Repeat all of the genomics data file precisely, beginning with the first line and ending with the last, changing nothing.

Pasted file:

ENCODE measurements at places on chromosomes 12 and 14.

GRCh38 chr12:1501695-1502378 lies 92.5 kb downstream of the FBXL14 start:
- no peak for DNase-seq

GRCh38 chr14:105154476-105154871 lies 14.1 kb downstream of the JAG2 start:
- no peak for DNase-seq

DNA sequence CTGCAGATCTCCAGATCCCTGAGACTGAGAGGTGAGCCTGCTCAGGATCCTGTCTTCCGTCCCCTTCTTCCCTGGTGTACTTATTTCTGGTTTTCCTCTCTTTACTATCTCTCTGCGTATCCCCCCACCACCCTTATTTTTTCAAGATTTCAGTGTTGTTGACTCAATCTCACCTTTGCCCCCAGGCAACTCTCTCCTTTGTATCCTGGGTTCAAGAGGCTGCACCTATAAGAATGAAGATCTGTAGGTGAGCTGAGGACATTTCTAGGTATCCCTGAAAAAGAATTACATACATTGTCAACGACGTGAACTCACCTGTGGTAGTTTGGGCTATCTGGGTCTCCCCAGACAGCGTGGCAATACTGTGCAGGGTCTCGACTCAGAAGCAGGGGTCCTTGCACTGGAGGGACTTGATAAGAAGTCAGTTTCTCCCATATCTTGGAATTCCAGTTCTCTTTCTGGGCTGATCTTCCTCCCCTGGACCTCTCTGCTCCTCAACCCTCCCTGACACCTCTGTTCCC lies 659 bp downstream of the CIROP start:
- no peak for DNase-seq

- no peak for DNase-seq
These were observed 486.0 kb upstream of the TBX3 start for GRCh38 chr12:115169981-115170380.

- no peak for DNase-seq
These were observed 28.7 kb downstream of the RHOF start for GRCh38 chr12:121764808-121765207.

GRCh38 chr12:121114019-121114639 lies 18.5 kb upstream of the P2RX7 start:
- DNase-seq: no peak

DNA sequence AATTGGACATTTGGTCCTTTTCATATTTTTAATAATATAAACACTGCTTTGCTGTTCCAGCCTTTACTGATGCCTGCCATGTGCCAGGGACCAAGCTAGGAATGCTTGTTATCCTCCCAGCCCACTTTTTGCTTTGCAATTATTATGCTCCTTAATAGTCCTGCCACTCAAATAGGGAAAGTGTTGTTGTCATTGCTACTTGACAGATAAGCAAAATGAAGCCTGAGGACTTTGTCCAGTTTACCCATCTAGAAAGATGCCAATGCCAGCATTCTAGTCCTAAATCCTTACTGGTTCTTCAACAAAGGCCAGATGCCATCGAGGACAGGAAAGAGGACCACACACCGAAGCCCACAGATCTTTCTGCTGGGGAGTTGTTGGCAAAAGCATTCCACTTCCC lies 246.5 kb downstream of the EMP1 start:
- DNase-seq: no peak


ENCODE measurements at places on chromosomes 12 and 14.

GRCh38 chr12:1501695-1502378 lies 92.5 kb downstream of the FBXL14 start:
- no peak for DNase-seq

GRCh38 chr14:105154476-105154871 lies 14.1 kb downstream of the JAG2 start:
- no peak for DNase-seq

DNA sequence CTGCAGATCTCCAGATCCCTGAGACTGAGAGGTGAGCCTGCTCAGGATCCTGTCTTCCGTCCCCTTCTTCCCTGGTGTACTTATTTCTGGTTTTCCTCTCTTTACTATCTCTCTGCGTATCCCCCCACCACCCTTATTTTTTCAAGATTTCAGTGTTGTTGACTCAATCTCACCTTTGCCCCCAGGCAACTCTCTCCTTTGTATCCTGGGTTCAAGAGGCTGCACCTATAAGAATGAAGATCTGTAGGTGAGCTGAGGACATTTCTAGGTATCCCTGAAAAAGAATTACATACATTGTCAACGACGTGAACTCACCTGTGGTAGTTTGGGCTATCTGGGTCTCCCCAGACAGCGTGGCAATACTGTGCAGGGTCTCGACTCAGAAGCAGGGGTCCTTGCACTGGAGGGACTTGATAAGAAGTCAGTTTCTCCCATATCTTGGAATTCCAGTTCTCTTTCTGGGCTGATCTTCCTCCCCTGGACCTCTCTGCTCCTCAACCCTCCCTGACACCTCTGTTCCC lies 659 bp downstream of the CIROP start:
- no peak for DNase-seq

- no peak for DNase-seq
These were observed 486.0 kb upstream of the TBX3 start for GRCh38 chr12:115169981-115170380.

- no peak for DNase-seq
These were observed 28.7 kb downstream of the RHOF start for GRCh38 chr12:121764808-121765207.

GRCh38 chr12:121114019-121114639 lies 18.5 kb upstream of the P2RX7 start:
- DNase-seq: no peak

DNA sequence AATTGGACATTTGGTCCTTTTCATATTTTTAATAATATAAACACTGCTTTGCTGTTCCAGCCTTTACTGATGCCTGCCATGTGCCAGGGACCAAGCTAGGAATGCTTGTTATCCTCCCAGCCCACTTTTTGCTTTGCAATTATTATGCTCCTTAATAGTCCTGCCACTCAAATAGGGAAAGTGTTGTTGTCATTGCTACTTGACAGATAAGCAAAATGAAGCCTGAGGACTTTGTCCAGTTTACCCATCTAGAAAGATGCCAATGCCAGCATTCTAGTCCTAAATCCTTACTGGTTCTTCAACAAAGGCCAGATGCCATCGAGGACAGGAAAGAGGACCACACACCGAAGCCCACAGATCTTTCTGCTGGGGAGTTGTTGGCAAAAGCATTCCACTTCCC lies 246.5 kb downstream of the EMP1 start:
- DNase-seq: no peak